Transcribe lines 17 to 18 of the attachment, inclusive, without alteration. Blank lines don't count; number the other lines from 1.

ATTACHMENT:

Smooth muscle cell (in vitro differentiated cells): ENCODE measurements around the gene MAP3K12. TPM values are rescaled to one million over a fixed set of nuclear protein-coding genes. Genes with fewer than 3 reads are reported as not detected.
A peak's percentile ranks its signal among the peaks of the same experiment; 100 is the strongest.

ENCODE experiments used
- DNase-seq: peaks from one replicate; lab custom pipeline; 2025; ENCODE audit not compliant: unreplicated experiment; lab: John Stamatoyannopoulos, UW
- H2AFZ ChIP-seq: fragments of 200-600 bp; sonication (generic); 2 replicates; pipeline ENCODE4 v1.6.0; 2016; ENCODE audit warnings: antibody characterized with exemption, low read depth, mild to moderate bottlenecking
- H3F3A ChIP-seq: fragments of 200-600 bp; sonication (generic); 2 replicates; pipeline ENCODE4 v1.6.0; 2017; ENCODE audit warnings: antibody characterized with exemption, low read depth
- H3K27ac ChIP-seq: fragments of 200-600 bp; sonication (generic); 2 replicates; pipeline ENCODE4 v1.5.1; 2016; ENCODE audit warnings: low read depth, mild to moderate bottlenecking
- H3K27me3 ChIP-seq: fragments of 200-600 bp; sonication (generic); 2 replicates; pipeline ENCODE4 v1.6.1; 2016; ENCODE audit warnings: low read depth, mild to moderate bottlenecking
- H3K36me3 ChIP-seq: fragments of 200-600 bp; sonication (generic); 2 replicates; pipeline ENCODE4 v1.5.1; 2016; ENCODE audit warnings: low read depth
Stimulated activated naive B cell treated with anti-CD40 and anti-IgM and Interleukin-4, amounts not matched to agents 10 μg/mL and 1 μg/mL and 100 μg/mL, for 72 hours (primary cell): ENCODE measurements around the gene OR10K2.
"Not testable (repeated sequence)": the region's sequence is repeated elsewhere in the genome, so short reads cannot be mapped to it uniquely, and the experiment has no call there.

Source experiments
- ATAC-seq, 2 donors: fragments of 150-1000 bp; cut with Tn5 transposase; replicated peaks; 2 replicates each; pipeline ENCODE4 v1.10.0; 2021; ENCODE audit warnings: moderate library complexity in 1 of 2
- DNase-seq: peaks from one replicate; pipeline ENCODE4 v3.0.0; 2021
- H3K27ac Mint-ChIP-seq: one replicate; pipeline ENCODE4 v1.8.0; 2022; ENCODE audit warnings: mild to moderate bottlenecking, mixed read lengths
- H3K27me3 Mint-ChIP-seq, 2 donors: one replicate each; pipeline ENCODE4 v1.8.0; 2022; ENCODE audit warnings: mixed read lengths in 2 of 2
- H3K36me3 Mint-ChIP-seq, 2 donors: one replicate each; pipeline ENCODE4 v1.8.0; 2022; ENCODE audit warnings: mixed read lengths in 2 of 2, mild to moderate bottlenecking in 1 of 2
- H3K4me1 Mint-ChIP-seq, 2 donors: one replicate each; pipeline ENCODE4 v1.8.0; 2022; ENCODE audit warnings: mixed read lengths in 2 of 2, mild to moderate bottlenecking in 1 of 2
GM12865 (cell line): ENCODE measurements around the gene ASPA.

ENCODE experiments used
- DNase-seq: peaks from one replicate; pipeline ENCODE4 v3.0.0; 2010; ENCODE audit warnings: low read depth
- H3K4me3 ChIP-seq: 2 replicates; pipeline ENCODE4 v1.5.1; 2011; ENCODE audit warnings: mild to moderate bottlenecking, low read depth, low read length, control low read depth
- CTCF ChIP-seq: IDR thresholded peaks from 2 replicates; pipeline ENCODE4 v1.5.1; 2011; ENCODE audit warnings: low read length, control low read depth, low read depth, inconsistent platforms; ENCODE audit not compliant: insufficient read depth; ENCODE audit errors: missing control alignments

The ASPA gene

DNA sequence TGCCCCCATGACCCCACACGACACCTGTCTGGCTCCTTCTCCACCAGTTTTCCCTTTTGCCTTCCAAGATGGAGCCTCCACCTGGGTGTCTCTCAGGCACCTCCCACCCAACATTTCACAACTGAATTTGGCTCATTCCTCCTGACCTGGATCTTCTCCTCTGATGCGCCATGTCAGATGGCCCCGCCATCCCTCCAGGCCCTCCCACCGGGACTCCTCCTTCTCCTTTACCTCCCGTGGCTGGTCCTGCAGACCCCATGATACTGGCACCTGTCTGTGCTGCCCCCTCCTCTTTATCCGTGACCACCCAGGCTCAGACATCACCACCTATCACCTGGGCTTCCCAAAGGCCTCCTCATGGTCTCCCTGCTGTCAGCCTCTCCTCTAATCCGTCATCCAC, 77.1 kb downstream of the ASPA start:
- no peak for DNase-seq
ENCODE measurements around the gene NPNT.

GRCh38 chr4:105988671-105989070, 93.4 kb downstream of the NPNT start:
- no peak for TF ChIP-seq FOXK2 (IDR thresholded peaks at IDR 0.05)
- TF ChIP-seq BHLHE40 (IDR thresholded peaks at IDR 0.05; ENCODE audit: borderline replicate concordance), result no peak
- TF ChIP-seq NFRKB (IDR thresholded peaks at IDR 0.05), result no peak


- H3K36me3 Mint-ChIP-seq, 2 donors: one replicate each; pipeline ENCODE4 v1.8.0; 2022; ENCODE audit warnings: mixed read lengths in 2 of 2, mild to moderate bottlenecking in 1 of 2
- H3K4me1 Mint-ChIP-seq, 2 donors: one replicate each; pipeline ENCODE4 v1.8.0; 2022; ENCODE audit warnings: mixed read lengths in 2 of 2, mild to moderate bottlenecking in 1 of 2